Async Techniques and Examples in Python Transcripts
Chapter: Setup and following along
Lecture: Do you have Python 3?
0:00 In this short chapter, we're going to talk about
0:01 setting up your computer so that you can follow along.
0:04 Do you have the right version of Python?
0:06 What editors are you going to use?
0:08 Can you get the source code
0:09 to get started on some of the examples?
0:11 Things like that.
0:12 Obviously this is a Python course
0:14 so you're going to need Python.
0:16 But, in particular, you need Python 3.5 or higher.
0:21 Now I would recommend the latest, Python 3.7.
0:24 Maybe you're on a Linux machine, and it
0:25 auto-updates as part of the OS, and that's probably 3.6.
0:29 But you absolutely must have Python 3.5
0:32 because that's when some of the primary
0:34 async language features were introduced
0:37 namely, the async and await keywords.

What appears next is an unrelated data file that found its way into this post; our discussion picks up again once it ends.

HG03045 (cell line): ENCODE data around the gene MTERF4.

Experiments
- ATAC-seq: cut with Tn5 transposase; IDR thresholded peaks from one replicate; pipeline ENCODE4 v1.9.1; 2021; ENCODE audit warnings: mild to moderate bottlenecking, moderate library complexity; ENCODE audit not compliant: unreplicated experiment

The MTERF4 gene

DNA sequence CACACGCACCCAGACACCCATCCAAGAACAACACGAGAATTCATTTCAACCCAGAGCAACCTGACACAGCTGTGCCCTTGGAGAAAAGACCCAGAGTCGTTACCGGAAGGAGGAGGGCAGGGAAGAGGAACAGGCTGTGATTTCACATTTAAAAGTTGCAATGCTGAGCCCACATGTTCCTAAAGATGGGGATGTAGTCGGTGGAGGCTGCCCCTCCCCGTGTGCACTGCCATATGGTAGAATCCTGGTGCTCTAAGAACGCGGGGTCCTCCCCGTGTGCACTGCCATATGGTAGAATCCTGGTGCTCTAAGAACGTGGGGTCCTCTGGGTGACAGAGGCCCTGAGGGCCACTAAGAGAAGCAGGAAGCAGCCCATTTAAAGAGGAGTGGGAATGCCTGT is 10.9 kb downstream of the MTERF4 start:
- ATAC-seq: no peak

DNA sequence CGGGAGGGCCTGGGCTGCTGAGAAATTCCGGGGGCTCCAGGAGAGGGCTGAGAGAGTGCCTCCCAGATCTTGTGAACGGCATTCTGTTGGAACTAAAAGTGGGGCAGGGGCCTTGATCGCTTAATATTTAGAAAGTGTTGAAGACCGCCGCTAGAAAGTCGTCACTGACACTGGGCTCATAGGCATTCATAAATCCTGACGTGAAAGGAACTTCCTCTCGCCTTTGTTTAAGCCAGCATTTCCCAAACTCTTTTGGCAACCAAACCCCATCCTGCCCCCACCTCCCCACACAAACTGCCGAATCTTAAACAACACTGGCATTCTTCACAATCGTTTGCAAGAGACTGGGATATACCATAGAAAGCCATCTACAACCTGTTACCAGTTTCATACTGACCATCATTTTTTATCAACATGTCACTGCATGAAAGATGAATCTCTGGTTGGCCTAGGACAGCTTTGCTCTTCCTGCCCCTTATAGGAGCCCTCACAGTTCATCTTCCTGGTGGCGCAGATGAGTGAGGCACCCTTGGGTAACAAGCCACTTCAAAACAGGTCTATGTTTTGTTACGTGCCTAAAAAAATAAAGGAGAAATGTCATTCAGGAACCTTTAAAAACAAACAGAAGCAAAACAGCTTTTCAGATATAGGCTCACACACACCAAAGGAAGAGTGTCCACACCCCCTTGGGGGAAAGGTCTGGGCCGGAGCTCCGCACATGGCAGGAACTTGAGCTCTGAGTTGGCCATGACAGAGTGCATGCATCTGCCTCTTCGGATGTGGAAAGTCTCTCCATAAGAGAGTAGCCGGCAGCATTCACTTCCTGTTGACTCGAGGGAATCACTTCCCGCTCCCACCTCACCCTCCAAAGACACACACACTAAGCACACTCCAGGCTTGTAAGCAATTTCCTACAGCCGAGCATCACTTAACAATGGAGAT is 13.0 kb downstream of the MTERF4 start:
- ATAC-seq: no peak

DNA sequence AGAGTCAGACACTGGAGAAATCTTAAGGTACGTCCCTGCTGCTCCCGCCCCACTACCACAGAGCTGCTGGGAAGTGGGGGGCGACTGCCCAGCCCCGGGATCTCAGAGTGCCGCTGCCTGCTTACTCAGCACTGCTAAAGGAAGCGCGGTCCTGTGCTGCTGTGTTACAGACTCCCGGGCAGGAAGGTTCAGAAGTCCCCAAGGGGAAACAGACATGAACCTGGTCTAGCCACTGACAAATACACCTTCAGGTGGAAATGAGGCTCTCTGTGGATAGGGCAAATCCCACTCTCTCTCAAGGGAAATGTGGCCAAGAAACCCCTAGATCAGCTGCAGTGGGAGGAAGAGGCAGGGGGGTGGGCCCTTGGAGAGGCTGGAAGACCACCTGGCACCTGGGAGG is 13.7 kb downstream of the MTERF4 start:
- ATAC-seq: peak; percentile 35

0:41 Do you have Python, and if you do, what version?
0:44 Well, the way you answer that question varies by OS.
0:47 If you are on Mac or you're on Linux
0:49 you just type 'python3 -V'
0:52 and it will show you the Python version.
0:54 In this screenshot, I had Python 3.6.5
0:56 but in fact, 3.7 is out now
0:57 so you might as well go ahead and use that one.
1:00 But if you type this and you get
1:01 an answer like 3.5 or above, you're good.
1:04 If it errors out, you probably don't have Python.
1:07 I'll talk about how to get it in a sec.
1:09 Windows, it's a little less straightforward.
1:12 You can type 'where python'
1:14 and the reason you want to do that is
1:16 there's not a way to target Python 3 in particular
1:18 it just happens to be the first python.exe
1:21 that lands in your path.
1:23 So by typing 'where' you can see all the places
1:25 and down here you can see I typed 'python -V' again
1:27 same command but without the '3'
1:29 and I got Python 3.6.5, the Anaconda version.
1:32 That would be fine for this course
1:34 Anaconda's distribution should be totally fine.
1:37 But, again, has to be 3.5 or above.